The Risks of Contentious Elections
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This conclusion presents some closing thoughts on the concepts discussed in the preceding chapters of this book. It explores many aspects of the phenomenon of contentious elections. Several of the core propositions which flow from the general theory can be tested in this chapter against new sources of empirical evidence. It also employs social surveys in different countries, as well as drawing broader cross-national comparisons, to demonstrate the empirical evidence for the linkage mechanisms and building blocks underlying these relationships. The book analyzes many of the conditions associated with catalyzing and preventing electoral violence. It suggests that referendums are only partially successful in building the conditions for lasting peace and stability, although they are often held as part of the peace-building process, especially in cases of succession. Comparative research about democratization and electoral systems, among scholars of political institutions, has long been interested in determining the most effective constitutional arrangements and regulatory procedures designed to mitigate electoral conflict.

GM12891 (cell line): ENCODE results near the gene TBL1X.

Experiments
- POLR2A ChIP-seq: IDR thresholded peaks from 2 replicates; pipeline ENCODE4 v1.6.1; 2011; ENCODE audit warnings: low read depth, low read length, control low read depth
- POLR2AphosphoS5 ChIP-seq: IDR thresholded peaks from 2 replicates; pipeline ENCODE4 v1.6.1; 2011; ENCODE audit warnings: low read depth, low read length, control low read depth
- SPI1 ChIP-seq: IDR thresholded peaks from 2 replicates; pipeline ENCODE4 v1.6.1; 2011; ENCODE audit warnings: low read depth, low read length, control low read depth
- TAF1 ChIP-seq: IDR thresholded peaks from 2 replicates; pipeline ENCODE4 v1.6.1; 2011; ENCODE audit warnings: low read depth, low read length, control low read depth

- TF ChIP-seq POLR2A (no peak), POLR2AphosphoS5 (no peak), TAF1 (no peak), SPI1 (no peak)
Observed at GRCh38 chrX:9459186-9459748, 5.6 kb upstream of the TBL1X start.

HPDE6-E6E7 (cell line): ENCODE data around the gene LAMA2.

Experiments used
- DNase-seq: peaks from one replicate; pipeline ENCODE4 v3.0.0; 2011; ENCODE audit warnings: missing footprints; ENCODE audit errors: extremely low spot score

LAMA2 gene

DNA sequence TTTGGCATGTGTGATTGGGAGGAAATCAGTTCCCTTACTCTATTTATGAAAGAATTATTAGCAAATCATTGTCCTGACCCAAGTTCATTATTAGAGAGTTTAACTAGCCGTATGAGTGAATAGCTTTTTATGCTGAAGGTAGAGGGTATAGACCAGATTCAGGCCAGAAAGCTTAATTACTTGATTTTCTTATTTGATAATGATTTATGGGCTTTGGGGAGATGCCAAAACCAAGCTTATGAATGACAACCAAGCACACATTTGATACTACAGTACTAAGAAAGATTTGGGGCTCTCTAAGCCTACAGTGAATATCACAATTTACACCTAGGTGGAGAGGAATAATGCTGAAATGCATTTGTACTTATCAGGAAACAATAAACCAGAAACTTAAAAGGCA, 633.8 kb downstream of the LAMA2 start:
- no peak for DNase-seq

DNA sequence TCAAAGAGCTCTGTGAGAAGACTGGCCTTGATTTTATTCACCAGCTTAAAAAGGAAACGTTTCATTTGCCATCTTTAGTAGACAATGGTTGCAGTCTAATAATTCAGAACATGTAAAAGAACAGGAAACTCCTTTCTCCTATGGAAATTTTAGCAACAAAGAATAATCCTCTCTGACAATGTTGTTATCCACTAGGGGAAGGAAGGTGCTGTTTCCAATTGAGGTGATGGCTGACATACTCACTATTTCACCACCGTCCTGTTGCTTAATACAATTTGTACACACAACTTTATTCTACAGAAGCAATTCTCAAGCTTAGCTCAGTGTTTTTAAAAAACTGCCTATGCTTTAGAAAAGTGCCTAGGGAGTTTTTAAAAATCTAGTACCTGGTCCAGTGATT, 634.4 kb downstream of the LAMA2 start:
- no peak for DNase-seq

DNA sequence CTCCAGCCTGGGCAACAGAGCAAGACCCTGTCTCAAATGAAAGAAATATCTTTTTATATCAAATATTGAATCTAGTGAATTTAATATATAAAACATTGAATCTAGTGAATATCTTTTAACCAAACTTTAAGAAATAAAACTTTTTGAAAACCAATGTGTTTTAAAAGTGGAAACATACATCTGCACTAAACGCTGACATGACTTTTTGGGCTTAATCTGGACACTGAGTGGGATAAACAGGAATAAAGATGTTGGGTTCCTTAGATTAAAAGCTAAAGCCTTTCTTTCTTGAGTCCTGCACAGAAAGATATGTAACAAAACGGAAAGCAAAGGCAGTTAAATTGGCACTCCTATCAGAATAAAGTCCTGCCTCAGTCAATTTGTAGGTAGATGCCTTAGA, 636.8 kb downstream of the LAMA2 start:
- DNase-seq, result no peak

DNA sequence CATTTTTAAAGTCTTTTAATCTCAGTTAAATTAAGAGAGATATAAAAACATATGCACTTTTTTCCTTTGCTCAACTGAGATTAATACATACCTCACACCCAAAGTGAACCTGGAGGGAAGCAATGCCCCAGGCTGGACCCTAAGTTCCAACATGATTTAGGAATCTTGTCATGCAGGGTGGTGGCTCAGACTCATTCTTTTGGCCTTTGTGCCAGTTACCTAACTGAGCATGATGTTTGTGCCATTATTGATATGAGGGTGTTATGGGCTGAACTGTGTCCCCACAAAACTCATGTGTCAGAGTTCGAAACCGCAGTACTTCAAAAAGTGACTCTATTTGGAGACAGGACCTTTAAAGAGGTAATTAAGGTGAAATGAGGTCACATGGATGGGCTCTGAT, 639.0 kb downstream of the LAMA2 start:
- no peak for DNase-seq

Contentious Elections: From Ballots to Barricades
Political Science not elsewhere classified